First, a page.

It's a question of bureaucratic politics.
In the run-up to the Communist Party Congress later this year, inevitably there is always a period of tightening. It's almost like the weather -- it's seasonal.
It's been a great education. These effects aren't going to go away.
China is a high-maintenance market. It is highly regulated, highly sensitive and difficult to manage from 15 hours' time difference away.
You see a spectrum in China between more sophisticated, coastal cities, where people are more responsive to more emotional stuff, and the inland areas - the sort of second-, third- and fourth-tier cities and towns - which are more price-driven.
The missionaries are losing out to the merchants. While the bigger media groups are not allowed to run independent print media or television channels, the Internet companies are already here. You can participate in China, but there are strings attached.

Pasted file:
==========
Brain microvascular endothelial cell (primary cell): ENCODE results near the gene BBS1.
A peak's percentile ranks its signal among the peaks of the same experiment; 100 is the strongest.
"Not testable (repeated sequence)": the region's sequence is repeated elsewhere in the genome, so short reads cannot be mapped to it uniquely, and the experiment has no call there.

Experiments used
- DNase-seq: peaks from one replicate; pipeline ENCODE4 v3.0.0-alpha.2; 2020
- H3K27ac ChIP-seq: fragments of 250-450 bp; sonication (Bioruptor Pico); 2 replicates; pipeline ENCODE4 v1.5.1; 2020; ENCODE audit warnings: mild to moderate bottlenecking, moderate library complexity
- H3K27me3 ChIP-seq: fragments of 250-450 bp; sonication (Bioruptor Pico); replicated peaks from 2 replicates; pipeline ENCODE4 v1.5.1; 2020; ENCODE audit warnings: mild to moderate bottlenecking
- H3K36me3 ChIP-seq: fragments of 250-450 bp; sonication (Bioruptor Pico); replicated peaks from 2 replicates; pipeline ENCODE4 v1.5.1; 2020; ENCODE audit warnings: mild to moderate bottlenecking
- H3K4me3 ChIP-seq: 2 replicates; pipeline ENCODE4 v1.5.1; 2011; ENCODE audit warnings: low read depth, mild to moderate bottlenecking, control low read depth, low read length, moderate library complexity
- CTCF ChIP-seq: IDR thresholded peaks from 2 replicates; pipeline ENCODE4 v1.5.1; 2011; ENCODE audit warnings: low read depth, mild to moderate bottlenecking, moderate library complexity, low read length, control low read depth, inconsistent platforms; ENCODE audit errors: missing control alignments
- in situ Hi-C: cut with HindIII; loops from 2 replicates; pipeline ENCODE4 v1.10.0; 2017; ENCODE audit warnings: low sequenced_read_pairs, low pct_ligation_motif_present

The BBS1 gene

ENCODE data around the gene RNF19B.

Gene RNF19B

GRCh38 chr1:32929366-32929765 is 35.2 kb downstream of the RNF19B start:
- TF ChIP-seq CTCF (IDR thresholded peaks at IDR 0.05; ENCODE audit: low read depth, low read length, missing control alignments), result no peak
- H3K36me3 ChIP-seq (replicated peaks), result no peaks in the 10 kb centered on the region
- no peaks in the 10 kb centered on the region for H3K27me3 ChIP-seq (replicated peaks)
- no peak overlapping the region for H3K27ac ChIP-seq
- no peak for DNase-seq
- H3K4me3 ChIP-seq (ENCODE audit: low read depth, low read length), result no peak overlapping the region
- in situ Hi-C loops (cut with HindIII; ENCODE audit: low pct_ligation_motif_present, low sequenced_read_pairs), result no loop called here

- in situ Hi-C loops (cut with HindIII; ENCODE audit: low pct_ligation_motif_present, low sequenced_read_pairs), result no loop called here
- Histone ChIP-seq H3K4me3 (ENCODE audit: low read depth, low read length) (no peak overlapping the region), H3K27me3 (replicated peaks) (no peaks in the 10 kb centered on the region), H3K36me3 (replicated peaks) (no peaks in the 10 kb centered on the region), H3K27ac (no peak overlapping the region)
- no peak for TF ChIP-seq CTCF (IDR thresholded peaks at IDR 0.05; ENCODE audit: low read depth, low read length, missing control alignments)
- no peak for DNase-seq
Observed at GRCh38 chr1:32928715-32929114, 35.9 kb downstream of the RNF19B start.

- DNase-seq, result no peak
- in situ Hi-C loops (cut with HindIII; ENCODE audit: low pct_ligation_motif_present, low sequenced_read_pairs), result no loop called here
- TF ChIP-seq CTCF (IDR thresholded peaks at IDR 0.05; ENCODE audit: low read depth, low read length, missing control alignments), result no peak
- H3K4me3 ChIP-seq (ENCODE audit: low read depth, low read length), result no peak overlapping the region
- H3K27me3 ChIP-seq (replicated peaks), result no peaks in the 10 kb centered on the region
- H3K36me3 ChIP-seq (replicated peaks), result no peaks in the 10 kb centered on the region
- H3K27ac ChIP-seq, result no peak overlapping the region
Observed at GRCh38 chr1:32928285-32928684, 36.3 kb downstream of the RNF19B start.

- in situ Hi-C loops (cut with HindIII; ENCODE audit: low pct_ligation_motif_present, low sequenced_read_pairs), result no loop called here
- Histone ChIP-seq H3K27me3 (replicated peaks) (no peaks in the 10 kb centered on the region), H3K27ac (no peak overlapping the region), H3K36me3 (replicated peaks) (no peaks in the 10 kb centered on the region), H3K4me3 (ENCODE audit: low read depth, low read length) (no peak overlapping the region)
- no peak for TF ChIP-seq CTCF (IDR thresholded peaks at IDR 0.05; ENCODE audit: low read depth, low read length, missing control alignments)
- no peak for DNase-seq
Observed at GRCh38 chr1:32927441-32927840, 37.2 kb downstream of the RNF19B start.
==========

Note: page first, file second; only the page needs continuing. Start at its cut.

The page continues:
You have to adapt to the way you address these undeveloped markets, but there's no problem with penetration.
China has been a textbook case of how the government did just enough intervention to increase penetration, but the reality is that it isn't going to work for all countries in the same way. Culture always plays a role and you can't necessarily take what worked in one market and automatically make it work somewhere else.